Red Purkinje*, ominous ambiance** and desperate gasps for air – the swarming violin** forecasts a nightmare before the storm.
Flashbacks ensue, coming full circle by the end. Paradise Comics owner George (David Ross) is forced out of paradise when his business ceases operations. Unable to cope with this loss and his own familial issues, he takes his life, leaving wife Janie (Sarah Naomi Campbell) and daughter Beans (Sherman Tsang) to pick up the pieces – as well as his entire comic book collection.
We’re exposed to many dark and complex stories in comics and their film adaptations, but we never really see stories about real people with real problems and their relationships with comics. Written by Caitie Graham, Paradise Comics shows us what it’s actually like to pursue heroism as humans, and all the pain and struggling that come with it.
In essence, this is a play about trying to provide the right kind of love and support for people we care about, despite the difficulties we have in reaching out to and understanding them, due to our own perspectives and personal demons. It does an exceptional job pushing this theme, by highlighting the importance of realizing the error in our ways when doing the things that we feel are necessary, rather than listening to the actual needs of the people we’re trying to help.
For the most part, the cast creates a healthy balance between intense and comedic moments. The tension, bitterness, and underlying sadness between Beans, George and Janie are believable, although I felt that Campbell’s performance as the trying mother was the most effectively poignant of the three. There were a few instances of awkward deliveries and body language in these scenes – especially between Janie and Marvin (David Ross) – but they weren’t anything severe.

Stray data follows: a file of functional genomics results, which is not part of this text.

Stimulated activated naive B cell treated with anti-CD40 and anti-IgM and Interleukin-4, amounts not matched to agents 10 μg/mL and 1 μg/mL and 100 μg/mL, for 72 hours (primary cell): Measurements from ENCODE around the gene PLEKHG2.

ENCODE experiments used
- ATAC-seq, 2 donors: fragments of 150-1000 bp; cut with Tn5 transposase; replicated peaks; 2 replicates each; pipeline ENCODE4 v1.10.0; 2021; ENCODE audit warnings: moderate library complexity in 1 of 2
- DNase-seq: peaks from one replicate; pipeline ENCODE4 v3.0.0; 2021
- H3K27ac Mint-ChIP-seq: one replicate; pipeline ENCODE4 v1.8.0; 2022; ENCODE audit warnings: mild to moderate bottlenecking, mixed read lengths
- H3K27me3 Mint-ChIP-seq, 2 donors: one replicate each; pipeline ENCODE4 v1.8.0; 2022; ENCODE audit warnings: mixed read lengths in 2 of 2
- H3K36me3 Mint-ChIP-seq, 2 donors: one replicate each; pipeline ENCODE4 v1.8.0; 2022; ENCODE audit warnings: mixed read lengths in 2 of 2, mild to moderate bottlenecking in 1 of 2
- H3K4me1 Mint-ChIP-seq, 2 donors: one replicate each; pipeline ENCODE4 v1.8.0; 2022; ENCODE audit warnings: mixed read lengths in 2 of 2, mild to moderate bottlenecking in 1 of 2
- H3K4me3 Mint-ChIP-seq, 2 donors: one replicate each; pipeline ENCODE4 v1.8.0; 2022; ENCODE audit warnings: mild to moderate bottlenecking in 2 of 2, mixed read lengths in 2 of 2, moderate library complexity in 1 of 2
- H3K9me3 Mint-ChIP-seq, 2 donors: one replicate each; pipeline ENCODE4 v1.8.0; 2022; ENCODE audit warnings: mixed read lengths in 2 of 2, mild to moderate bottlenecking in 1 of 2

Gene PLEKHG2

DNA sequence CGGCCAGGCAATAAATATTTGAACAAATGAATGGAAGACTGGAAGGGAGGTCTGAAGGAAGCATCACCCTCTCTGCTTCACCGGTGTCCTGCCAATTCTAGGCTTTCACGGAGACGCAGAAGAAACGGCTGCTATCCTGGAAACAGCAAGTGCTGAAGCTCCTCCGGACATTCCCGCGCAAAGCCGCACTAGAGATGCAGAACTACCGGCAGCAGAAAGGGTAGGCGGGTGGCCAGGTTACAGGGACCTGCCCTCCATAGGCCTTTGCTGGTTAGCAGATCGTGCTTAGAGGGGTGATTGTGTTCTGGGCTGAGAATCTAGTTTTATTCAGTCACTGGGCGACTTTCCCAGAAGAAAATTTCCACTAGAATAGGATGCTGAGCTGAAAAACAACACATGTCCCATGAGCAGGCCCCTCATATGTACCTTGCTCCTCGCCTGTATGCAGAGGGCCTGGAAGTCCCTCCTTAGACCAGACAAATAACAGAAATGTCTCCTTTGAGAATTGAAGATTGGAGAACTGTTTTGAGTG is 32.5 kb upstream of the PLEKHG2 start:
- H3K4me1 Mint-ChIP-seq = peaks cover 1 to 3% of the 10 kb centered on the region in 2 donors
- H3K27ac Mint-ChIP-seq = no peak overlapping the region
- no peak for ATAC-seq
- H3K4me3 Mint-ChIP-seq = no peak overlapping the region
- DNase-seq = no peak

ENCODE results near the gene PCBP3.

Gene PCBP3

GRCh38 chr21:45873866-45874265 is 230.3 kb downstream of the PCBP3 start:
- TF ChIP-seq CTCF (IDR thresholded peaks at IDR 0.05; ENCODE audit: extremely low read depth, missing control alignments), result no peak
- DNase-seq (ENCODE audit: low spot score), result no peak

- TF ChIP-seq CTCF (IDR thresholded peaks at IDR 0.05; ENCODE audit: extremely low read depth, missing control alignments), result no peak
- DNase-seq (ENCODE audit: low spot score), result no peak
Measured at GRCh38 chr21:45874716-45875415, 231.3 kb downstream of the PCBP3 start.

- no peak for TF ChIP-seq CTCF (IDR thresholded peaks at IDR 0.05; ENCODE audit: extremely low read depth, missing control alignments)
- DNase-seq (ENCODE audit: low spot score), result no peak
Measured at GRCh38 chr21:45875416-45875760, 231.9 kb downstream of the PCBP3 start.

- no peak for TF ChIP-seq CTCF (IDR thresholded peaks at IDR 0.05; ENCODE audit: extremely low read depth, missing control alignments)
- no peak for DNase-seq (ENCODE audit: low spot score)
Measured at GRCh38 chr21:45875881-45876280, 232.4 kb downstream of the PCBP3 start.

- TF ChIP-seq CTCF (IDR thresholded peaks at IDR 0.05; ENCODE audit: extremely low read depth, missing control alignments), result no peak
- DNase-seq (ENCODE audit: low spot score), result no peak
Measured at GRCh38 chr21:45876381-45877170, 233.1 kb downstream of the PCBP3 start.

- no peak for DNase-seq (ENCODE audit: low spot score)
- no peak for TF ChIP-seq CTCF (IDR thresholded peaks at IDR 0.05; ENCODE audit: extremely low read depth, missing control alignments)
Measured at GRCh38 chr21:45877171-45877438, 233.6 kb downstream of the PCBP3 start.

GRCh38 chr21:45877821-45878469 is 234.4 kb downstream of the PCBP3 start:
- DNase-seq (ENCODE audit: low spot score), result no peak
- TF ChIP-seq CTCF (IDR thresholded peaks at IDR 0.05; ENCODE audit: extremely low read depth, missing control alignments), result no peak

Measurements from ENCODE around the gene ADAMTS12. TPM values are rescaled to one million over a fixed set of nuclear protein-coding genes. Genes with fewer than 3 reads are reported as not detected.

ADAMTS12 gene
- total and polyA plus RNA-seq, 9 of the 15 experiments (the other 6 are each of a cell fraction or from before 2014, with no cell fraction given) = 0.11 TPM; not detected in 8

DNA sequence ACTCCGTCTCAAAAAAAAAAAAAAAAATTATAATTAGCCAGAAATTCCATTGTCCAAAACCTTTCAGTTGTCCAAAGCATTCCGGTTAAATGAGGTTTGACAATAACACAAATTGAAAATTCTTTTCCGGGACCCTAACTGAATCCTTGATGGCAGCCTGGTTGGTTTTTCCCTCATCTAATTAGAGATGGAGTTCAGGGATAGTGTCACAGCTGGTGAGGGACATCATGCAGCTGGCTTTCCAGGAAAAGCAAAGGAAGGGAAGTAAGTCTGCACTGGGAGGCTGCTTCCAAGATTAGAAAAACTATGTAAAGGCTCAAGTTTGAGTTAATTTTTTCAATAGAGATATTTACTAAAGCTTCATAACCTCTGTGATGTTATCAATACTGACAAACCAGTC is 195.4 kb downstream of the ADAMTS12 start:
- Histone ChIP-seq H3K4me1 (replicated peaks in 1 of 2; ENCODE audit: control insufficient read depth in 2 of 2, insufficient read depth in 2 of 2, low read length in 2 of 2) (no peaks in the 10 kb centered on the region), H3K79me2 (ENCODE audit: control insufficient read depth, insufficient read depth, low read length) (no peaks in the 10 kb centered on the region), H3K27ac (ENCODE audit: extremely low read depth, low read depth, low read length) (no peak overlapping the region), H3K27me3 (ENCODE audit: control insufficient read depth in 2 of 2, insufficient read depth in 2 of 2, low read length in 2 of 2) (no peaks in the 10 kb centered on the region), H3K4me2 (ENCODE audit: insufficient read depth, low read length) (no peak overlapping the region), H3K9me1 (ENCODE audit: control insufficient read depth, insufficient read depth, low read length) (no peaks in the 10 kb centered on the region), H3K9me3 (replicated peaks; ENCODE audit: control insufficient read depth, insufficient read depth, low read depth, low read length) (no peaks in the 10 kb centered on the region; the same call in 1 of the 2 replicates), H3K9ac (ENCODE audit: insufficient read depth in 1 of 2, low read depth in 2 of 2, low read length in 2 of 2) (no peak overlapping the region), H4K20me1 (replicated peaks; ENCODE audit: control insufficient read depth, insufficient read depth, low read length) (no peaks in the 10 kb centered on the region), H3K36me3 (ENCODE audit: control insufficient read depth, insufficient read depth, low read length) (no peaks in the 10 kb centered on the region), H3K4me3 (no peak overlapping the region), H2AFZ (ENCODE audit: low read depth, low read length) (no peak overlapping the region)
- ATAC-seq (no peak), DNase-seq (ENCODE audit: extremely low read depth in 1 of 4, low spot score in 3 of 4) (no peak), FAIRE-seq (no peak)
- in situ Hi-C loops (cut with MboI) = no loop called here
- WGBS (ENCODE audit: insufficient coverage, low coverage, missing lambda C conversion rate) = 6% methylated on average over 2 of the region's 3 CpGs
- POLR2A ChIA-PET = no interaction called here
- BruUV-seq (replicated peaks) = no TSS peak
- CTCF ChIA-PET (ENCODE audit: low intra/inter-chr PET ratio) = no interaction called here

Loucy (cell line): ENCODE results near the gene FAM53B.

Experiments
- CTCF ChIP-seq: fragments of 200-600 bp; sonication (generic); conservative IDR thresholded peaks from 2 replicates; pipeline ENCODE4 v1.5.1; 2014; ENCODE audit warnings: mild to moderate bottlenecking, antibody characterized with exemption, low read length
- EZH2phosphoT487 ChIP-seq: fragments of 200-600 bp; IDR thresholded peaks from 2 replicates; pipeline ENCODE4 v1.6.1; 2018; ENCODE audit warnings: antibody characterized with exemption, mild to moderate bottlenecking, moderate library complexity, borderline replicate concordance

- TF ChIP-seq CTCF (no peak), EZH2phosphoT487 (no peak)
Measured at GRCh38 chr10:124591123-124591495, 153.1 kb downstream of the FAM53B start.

The cheeky exchanges between Beans and George, as well as Beans and her best friend Hannah (Maddie Bautista), are definitely a refreshing change of pace from the heavier segments. However, I do think that some of the girls' antics are perhaps a little too silly given the play’s overall tone, but I’d be lying if I said I didn’t enjoy them nonetheless.
Throughout the play, this family is in the process of moving and Jingjia Zhang’s set design reflects that, complete with cardboard boxes, furniture, household objects and groceries scattered all over the place. The actors make use of the entire space; absolutely nothing goes to waste, and it all perfectly encapsulates what the characters are going through from an aesthetic standpoint.
Paradise Comics is a powerful reminder that we all learn how to cope during confusing and scary times in our lives, and by extension, how to get through to one another to ensure that we all get out as healthy and happy as possible.
Directed by Darwin Lyons, Paradise Comics runs at the 56K Kensington Hall until Dec. 3. For more information, visit https://www.facebook.com/filamentincubator
*by lighting designer Sharmylae Taffe-Fletcher
**by sound designer Deanna Choi